Developers use a sophisticated network of microservices to orchestrate contemporary corporate systems. The complexity of orchestration grows in lockstep with the number of apps and microservices deployed. Reusable APIs solve the complexity problem by allowing numerous apps to rely on a small number of separate microservices that provide their domain’s data and functionalities.

In large businesses, API sprawl is a constant problem. Architects frequently report that their businesses have hundreds of APIs, many of which are unknown to internal teams. Because of the lack of visibility, teams end up building even more duplicate APIs, compounding the situation. Because the extent of the API sprawl problem varies, establishing multiple APIs may not be a problem for small businesses with a limited number of apps, services, and databases. Custom API development, on the other hand, might take a lot of time and work for a large business. Managing APIs becomes more challenging as the number of APIs grows, introducing various databases that do not support interoperability, and cross-cutting issues and organizational rules such as security, logging, and monitoring are difficult to apply consistently. It’s vital to remember that reusable APIs support several applications at the same time, thus each one is crucial to the organization’s operations. To minimize service interruptions, the API platform must be extremely scalable and performant.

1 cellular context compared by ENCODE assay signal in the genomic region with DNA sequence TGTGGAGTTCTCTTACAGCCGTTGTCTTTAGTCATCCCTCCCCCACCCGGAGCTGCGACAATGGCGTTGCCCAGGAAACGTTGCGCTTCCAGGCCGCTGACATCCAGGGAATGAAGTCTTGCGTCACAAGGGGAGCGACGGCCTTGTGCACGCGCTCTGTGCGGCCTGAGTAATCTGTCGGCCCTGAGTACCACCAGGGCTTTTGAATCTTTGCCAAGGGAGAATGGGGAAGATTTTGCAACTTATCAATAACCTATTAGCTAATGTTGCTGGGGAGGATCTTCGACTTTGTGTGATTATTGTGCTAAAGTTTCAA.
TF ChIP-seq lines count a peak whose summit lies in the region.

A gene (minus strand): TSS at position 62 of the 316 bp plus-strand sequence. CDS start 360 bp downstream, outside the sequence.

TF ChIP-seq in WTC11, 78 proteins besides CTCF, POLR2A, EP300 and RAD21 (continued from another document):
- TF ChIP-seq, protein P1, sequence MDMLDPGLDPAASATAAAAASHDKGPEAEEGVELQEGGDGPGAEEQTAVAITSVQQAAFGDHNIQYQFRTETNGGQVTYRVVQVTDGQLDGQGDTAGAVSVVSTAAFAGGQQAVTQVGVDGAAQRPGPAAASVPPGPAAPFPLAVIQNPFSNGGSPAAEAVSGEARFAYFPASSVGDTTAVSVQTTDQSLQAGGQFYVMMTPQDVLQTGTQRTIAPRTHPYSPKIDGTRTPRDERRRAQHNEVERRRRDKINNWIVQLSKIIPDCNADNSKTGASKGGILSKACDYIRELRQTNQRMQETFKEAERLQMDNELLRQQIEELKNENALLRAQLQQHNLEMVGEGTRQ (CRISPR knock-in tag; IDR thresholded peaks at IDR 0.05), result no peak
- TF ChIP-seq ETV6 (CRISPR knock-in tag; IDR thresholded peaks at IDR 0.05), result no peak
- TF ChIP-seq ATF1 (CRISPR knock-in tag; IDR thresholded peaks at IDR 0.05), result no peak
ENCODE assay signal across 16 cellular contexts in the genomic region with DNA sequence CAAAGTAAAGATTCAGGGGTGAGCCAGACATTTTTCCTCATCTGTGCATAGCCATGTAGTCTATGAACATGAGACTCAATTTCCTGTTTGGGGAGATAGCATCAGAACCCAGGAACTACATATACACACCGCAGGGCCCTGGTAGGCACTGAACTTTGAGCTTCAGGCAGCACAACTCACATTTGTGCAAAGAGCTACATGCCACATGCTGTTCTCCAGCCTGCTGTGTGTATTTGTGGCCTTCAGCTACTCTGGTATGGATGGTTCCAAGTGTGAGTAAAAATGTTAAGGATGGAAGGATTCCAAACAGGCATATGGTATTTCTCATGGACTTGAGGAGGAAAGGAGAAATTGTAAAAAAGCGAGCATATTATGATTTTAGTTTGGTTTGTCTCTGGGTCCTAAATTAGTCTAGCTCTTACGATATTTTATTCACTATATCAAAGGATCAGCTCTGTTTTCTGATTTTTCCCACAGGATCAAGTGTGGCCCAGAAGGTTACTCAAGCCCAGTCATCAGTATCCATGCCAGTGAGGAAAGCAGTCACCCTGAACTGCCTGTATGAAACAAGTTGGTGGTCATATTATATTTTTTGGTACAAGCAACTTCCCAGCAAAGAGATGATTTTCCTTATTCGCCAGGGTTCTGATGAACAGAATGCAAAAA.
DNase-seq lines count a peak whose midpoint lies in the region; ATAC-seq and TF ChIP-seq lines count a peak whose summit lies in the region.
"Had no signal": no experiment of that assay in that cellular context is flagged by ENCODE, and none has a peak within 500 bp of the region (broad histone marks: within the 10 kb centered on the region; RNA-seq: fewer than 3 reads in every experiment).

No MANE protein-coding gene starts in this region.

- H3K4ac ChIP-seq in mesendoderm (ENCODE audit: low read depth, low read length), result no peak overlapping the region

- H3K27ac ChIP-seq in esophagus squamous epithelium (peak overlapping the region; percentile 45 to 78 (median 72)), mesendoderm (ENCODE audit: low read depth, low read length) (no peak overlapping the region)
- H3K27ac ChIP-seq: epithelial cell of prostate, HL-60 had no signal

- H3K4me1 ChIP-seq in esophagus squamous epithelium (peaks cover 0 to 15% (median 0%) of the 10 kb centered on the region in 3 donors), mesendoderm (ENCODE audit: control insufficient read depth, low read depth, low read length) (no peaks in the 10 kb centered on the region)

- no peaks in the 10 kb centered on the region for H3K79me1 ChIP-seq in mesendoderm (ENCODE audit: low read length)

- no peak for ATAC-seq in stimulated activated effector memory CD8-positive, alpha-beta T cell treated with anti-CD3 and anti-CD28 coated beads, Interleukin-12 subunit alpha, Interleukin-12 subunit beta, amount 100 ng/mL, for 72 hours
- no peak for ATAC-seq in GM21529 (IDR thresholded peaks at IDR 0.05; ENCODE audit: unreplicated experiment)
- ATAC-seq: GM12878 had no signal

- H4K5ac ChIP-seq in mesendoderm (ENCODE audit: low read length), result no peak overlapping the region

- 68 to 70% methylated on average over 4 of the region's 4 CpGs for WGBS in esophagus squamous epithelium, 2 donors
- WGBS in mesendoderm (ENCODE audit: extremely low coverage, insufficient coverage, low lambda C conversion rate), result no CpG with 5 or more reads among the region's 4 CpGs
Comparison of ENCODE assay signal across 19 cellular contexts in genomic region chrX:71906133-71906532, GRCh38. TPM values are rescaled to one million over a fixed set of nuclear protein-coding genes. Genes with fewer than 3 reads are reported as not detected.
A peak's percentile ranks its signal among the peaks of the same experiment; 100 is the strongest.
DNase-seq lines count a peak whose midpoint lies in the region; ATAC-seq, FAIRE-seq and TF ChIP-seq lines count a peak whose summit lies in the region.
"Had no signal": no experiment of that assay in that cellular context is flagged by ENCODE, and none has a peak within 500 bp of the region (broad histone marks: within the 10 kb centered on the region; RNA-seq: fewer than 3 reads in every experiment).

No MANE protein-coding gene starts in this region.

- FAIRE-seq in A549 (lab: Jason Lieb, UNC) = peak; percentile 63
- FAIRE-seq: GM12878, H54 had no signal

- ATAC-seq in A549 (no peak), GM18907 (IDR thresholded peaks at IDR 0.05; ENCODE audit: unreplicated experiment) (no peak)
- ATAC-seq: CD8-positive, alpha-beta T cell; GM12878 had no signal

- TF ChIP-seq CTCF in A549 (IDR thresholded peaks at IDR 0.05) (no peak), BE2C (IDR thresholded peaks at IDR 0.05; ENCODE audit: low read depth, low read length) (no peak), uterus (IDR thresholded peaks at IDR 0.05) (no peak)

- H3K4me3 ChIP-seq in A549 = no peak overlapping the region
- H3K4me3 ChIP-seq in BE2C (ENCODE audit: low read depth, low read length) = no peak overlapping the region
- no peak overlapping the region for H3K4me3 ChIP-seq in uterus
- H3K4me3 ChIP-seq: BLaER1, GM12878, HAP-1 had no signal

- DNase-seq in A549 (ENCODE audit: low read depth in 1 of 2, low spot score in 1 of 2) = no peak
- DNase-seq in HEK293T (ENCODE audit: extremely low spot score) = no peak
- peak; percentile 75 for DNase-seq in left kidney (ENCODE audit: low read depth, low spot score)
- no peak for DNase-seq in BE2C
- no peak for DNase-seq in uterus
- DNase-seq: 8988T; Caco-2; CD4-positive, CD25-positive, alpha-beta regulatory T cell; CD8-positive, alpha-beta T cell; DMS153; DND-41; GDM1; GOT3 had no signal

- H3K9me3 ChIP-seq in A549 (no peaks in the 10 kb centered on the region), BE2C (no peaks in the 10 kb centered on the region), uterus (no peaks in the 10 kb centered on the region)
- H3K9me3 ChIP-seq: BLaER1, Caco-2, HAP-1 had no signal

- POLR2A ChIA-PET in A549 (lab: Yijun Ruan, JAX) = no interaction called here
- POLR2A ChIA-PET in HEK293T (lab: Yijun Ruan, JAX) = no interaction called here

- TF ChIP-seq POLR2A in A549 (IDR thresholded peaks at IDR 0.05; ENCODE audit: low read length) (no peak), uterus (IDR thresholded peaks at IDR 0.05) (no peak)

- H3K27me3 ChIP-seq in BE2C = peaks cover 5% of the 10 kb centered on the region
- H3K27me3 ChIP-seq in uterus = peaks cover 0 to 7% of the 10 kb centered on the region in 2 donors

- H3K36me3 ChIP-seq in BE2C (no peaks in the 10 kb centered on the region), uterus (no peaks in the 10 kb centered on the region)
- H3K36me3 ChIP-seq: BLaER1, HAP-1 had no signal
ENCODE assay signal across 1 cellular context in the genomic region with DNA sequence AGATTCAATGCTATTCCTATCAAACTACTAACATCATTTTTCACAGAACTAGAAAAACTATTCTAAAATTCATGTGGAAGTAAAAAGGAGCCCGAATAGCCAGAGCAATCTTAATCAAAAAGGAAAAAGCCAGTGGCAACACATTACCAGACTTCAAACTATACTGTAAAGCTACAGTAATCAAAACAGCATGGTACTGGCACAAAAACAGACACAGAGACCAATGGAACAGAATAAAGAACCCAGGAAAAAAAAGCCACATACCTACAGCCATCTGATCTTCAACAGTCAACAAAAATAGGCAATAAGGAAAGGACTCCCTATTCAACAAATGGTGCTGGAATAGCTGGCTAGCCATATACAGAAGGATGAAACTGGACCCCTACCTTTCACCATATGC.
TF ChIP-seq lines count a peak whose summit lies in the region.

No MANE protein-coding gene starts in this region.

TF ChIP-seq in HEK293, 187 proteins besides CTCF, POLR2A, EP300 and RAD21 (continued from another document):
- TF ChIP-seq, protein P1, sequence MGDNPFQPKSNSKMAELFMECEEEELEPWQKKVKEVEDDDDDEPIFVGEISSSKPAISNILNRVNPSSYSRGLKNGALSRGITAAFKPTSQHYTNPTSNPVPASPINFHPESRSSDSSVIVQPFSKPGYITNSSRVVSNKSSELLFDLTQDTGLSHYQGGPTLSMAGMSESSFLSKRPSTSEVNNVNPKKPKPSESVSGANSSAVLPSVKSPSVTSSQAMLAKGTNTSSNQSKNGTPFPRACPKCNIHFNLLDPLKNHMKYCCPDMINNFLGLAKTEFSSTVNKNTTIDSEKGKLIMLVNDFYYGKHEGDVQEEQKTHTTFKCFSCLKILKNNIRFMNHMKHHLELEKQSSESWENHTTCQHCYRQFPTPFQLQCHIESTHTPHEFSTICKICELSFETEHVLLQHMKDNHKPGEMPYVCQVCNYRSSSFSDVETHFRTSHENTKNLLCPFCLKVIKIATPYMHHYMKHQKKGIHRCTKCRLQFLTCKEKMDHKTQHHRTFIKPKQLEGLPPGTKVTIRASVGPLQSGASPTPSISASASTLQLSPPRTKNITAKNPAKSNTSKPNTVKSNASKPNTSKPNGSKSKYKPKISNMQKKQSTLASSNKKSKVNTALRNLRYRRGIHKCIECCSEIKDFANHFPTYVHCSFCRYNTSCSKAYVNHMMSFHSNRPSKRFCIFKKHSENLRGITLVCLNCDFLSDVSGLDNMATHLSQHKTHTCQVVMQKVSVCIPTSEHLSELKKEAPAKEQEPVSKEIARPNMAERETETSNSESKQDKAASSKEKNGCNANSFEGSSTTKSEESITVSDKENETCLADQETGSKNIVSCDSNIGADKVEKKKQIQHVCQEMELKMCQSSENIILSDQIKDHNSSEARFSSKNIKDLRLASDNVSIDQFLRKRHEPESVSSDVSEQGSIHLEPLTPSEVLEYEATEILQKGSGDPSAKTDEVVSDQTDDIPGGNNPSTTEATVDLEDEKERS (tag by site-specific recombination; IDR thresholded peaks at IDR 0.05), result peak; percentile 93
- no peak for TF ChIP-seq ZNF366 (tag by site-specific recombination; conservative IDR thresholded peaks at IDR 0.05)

Kong is an OpenSupply API platform that acts as a middleware for compute clients and APIs. Kong platform comes with a lot of plugins to help you easily upgrade your API skills. In addition, operational teams and product owners can use Kong to build self-service portals for developers interested in using APIs, maintaining software, and registering non-API developers. Based on your host, you can choose the best gateway runtime in your APIs and leverage the power and scale of Kong to manage your services. Each Kong runtime consists of two main components: Control Plane: The control plane allows operators to define routes, telemetry, and rules such as authentication, routing, and rate limiting. Data plane: The data plane controls the availability of the parent APIs according to the rules defined in the control plane. The data plane is responsible for network traffic routing, policy enforcement, and the transfer of telemetry data.

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